Nissan D21 Performanceby Rob Wagner
The Nissan D21 pickup truck's common name was "Hardbody" because of its sturdy cargo box construction. Nissan manufactured the D21 model from mid-1986 to 1997. The vehicle had a base 2.4-liter engine that provided adequate power.
The Nissan D21 was equipped with a 2.4-liter in-line four-cylinder engine with an 8.9-to-1 compression ratio and multipoint fuel injection system. The engine block was cast iron and the head was light alloy. It generated 134 horsepower, but was capable of delivering up to 143. It had up to 154 foot-pounds of torque. An optional 145 horsepower 3-liter V-6 also was available, but Nissan dropped it by 1996 because it failed to meet U.S. emissions standards, according to Edmunds.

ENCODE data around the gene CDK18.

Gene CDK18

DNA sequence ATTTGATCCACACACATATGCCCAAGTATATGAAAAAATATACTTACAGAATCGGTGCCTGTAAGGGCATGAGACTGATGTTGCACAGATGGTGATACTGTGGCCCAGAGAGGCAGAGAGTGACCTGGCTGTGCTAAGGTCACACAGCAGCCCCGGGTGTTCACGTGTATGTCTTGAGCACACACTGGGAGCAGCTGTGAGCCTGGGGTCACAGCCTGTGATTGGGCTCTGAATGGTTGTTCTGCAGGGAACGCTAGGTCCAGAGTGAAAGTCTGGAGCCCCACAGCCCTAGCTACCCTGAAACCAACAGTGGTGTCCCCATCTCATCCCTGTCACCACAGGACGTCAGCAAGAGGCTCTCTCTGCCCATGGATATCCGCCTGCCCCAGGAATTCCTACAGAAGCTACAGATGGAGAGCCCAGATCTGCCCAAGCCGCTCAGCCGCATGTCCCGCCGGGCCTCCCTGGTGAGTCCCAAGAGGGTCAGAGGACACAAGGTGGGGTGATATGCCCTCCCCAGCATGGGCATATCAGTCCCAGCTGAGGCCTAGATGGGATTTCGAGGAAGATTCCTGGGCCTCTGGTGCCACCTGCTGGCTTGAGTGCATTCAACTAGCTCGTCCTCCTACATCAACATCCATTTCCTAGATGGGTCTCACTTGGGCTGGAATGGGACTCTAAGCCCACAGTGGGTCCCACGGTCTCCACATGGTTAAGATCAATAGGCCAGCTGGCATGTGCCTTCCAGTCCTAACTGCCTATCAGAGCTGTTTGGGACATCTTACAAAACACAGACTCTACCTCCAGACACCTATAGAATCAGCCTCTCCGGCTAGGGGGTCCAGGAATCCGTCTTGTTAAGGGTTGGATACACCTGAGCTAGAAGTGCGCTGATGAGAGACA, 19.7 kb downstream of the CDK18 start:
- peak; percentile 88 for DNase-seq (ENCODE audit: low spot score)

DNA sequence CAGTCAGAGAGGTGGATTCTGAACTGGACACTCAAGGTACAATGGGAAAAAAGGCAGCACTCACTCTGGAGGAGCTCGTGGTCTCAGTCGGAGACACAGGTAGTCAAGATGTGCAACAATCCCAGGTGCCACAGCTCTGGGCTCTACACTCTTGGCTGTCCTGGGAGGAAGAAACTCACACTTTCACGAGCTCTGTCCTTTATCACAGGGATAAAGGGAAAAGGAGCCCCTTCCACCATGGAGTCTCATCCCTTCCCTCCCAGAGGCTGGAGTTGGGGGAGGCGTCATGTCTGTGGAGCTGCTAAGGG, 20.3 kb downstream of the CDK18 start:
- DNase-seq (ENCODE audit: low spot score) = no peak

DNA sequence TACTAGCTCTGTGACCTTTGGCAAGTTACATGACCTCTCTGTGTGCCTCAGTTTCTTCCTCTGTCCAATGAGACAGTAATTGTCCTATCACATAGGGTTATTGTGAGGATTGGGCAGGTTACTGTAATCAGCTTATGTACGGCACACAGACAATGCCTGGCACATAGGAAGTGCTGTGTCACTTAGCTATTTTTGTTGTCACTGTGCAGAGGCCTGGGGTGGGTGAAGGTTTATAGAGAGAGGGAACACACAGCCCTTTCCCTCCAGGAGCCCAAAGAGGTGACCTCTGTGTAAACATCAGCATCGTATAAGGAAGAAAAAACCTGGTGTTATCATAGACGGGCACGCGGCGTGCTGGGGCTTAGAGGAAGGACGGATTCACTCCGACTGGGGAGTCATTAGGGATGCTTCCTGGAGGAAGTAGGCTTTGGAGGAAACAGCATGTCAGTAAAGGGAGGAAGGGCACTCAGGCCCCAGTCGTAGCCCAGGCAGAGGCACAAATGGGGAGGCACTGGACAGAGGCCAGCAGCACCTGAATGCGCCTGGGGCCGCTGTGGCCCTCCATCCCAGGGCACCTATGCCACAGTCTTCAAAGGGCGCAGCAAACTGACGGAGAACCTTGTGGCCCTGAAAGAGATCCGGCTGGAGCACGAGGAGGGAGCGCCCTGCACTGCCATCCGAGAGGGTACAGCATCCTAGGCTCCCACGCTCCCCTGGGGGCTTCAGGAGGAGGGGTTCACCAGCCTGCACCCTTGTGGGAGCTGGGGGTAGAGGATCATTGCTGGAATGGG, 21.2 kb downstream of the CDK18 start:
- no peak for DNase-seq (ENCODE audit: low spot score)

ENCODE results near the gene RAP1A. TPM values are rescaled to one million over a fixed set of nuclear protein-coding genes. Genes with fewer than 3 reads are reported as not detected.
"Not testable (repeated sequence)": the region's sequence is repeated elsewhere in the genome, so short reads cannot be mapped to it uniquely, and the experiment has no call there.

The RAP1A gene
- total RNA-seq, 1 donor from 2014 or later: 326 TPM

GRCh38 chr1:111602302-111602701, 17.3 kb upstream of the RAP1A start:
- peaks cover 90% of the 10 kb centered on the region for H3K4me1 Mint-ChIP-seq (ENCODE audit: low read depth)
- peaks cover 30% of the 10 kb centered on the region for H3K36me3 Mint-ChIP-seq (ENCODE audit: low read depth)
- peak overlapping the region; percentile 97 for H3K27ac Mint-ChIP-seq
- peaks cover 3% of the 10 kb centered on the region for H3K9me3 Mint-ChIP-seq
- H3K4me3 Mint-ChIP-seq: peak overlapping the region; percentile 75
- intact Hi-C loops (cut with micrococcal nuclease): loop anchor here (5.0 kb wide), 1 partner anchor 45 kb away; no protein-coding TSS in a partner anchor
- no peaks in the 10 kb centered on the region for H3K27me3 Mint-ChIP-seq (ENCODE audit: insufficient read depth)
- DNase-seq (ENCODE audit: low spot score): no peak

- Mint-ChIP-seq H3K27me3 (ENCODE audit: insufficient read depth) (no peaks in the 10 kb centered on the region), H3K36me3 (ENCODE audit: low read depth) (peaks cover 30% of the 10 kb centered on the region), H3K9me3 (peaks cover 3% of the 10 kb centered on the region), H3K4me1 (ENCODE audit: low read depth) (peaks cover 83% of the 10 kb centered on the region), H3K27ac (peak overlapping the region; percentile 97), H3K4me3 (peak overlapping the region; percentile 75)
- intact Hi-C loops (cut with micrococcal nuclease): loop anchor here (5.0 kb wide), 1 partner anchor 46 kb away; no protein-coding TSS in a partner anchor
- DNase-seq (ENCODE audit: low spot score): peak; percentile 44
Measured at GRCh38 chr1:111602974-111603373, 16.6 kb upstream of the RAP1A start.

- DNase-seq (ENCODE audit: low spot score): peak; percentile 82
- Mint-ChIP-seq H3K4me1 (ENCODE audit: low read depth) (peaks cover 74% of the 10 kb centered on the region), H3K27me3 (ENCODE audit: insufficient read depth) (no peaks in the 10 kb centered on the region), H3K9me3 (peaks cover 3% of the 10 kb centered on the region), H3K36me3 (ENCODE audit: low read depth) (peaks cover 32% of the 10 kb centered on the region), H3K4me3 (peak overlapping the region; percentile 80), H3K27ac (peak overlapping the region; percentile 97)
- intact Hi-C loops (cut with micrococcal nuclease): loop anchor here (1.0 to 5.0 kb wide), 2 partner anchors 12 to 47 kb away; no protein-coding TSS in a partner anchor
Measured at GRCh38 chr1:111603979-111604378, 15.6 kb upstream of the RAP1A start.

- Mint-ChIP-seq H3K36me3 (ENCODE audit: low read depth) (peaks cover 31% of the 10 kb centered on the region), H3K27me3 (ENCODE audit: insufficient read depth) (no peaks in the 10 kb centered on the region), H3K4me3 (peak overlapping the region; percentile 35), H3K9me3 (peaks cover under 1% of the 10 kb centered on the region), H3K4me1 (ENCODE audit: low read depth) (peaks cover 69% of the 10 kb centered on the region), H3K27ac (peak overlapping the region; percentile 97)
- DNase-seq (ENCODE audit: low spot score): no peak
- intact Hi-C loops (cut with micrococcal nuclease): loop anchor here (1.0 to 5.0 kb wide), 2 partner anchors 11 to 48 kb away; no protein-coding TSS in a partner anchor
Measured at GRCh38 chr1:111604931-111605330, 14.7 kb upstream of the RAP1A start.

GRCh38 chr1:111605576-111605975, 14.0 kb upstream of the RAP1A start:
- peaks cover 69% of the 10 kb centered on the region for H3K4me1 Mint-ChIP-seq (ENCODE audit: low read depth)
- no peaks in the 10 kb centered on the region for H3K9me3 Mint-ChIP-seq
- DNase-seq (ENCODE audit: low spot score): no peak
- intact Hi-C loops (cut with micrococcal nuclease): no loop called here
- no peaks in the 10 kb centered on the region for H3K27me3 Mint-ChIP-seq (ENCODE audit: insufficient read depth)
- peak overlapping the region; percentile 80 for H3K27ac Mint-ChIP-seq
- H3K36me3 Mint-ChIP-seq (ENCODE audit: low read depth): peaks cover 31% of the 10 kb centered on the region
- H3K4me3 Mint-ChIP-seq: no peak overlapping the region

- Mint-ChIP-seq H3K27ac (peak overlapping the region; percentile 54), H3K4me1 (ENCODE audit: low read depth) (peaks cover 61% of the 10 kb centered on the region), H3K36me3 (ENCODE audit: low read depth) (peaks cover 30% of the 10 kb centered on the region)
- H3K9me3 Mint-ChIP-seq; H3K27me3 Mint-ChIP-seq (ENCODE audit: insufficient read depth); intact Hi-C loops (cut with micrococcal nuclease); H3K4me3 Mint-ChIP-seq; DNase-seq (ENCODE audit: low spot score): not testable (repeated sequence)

Nissan matched the D21 Hardbody trucks with a five-speed manual transmission or four-speed automatic. The 1994 model with the 2.4-liter and manual transmission earned 18 mpg in the city and 24 on the highway. The manual V-6 achieved 17 mpg in urban driving and 22 on the highway, compared to 16 and 22 mpg, respectively, for the automatic V-6.
The payload of the Nissan Hardbody D21 was 2,000 lbs., which included a full load in the cargo box and up to three adults in the cab. Equipped with the inline four-cylinder engine, it could tow up to 3,500 lbs., while the V-6 could tow up to 5,000 lbs.
Rob Wagner is a journalist with over 35 years experience reporting and editing for newspapers and magazines. His experience ranges from legal affairs reporting to covering the Middle East. He served stints as a newspaper and magazine editor in Saudi Arabia and the United Arab Emirates. Wagner attended California State University, Los Angeles, and has a degree in journalism.